British figurative sculptor Thomas Houseago is known for large-scale figures positioned in contrapposto stances. He often incorporates two-dimensional elements to provide a delicate appearance to otherwise massive constructions.Read More
Raised by a single mother who placed great importance on visual arts and architecture, Houseago developed a sensitivity to physical forms and internal sentiment at a young age, which finds expression in the robust yet delicate dispositions of his sculpted figures.
Born in West Yorkshire, Houseago studied at Jacob Kramer College in Leeds and Central Saint Martins in London. In 1994, Houseago moved to Amsterdam to study at De Atelier, where he became acquainted with the works of figurative artists like Marlene Dumas.
Thomas Houseago's skeletal figures are replicated across drawing, painting, installation, and sculpture. They are often made from flimsy looking materials, placed in vulnerable postures, flattened, or drawn over.
Houseago's early works took the form of performances influenced by the likes of Joseph Beuys and late-period Pablo Picasso paintings seen at the Tate Modern. Later inspirations include Henry Moore, Francis Picabia, and Jacob Epstein, who inspired Houseago to turn to human figures.
Accordingly, distorted bodies and figures in motion are evident across Houseago's body of work. They are made explicit in works like Folded Man (and 4 detail shots) (1997), in which a folded plaster figure appears ready to pounce.
Subverting expectations of weightiness, Joanne (6 views) (2005) appears as a flimsy effigy, depicting a pale figure with a ghastly face propped-up by thin plaster boards on either side, disgruntled and kneeling on the ground.
Houseago credits the fragility of the white male psyche for inspiring much of his work. Growing up in the North of England, the artist tell Ocula Magazine about the period of industrial collapse that resulted in the emergence of a 'hyper-macho culture' that was at once terrifying and tragic.
Opposing this power display, the public installation Golem (1988) subverts the expectations of monument and reverence by offering a headless, seated black body with one leg propped up against its chest, serenely resting in a garden, despite its beastly appearance.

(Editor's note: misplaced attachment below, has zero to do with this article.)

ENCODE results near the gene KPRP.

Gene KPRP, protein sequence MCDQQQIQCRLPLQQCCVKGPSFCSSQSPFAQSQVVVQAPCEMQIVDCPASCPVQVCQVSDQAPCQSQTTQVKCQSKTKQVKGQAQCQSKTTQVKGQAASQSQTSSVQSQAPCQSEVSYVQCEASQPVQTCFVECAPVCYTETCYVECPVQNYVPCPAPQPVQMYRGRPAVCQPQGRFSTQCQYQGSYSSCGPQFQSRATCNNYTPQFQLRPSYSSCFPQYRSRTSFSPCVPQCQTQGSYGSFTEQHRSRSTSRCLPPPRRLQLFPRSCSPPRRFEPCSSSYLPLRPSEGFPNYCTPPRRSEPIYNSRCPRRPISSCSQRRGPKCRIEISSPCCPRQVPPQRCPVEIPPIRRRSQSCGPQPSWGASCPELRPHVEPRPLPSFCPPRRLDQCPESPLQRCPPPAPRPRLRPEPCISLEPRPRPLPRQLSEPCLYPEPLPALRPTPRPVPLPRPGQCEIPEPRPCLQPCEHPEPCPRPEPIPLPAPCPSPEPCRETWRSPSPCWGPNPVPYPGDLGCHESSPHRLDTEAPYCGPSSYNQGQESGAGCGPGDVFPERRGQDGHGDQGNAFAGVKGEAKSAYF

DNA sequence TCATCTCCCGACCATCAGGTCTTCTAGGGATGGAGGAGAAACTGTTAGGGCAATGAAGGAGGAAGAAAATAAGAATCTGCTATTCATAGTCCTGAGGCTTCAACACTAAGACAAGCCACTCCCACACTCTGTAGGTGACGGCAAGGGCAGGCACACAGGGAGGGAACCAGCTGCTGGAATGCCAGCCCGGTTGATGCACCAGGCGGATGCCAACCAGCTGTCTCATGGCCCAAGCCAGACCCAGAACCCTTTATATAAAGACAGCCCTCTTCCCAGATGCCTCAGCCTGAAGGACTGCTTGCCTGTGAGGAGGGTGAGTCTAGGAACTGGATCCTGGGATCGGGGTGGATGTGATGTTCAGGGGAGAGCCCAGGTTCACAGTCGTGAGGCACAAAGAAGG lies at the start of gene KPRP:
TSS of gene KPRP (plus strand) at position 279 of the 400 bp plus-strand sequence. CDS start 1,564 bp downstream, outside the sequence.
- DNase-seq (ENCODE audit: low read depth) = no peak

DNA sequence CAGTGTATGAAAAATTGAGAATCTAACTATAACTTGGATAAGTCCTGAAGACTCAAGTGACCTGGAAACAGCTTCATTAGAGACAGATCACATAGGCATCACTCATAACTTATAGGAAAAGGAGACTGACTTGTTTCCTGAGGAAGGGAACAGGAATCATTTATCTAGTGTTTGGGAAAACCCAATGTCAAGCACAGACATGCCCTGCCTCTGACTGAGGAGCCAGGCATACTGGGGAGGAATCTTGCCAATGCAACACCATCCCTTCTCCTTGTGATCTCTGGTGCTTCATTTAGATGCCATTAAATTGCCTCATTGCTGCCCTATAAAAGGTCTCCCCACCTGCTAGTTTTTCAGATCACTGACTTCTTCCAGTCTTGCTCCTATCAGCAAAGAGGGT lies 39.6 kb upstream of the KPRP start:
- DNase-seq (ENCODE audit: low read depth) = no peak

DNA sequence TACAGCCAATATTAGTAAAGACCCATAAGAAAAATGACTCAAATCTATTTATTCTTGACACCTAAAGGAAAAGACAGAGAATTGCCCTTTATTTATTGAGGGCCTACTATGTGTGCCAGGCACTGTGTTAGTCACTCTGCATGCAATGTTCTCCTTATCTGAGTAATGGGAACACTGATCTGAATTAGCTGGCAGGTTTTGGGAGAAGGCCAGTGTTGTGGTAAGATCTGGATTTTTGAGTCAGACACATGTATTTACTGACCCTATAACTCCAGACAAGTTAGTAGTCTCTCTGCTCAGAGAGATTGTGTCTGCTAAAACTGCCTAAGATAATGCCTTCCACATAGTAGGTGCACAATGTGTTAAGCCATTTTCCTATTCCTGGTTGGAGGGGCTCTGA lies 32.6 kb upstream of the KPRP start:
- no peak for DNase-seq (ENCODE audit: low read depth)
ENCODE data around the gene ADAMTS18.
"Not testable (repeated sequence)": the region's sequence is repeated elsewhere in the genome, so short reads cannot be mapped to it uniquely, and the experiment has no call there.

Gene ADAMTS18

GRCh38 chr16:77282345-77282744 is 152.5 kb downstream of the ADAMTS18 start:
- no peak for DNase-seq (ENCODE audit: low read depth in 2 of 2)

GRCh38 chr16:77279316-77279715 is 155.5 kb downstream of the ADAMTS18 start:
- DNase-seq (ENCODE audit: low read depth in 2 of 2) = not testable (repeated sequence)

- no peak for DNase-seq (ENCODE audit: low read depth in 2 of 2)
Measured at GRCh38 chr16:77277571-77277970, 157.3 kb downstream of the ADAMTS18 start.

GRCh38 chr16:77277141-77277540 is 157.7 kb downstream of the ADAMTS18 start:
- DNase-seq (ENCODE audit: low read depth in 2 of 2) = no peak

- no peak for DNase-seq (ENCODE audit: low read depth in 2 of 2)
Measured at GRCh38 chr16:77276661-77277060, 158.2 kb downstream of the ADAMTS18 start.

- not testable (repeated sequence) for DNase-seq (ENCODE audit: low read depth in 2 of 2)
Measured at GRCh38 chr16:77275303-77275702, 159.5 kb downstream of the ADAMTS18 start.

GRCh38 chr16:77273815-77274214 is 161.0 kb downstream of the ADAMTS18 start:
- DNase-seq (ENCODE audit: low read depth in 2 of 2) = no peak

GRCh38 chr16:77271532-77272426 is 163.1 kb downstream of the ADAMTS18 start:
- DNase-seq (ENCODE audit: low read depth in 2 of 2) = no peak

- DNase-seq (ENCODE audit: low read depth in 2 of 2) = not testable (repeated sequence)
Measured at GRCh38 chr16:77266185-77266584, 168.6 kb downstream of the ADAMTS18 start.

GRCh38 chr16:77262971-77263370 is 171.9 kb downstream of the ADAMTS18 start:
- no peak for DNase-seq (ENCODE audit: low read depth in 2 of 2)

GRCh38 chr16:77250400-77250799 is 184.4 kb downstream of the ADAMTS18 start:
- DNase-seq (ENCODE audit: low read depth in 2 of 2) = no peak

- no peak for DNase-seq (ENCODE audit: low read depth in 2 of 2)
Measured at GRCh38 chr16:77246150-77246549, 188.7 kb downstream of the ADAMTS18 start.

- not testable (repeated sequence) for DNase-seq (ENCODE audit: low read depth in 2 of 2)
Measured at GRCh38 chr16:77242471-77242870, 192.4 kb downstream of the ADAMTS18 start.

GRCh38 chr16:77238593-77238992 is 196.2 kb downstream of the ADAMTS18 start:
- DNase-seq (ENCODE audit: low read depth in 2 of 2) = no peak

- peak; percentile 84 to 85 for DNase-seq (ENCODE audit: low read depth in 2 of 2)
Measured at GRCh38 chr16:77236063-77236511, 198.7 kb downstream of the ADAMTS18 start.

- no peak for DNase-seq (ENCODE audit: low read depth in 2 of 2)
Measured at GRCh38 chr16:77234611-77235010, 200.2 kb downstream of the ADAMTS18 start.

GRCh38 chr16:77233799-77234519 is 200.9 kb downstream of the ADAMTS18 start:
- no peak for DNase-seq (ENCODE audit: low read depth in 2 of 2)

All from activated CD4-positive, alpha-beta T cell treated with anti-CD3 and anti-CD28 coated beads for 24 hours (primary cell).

The same vulnerability is found in Untitled (Folded man red stomach) (2000), a hollowed plaster figure with its torso ripped out and both legs planted into the ground.
With rough surfaces and incomplete forms, Houseago's sculptures hint at the process of making and retain a humble appearance, at once pushing beyond and recovering traditional techniques and materials from classical and modern sculpture.
Assemblages like Figure 2 (2008) incorporate graphite drawings on otherwise flat surfaces to create three-dimensional figures made from wooden cut-out pieces. Held together by iron rebar, facial expressions and musculature are sketched on the body to generate a sense of depth.
Likewise, Malibu Owl (2020) comprises an aluminum surface on which is scribbled an uneven owl figure raised on a block of stone.
Thomas Houseago has exhibited widely across Europe, the U.K, and the United States.
Select solo and duo exhibitions include Gagosian, London (2021); Royal Museums of Fine Arts of Belgium, Brussels (2021); Xavier Hufkens, Brussels (2020); Royal Academy, London (2019); Musée d'Art moderne de la Ville de Paris (2019); Rockefeller Plaza, New York (2015); Hauser & Wirth, New York (2014); St. James's Church, London (2013); Galleria Borghese, Rome (2013); and SMAK, Ghent (2003).
Select group exhibitions include Gagosian, Paris (2020); Grand Palais, Paris (2017); Art Gallery of South Australia, Adelaide (2017); Royal Botanic Garden, Edinburgh (2016); Museum of Contemporary Art, Los Angeles (2015); Montreal Museum of Fine Arts (2014); Museum of Contemporary Art (MCA), Chicago (2014); and Whitney Biennial 2010 (2010).
Elaine YJ Zheng | Ocula | 2022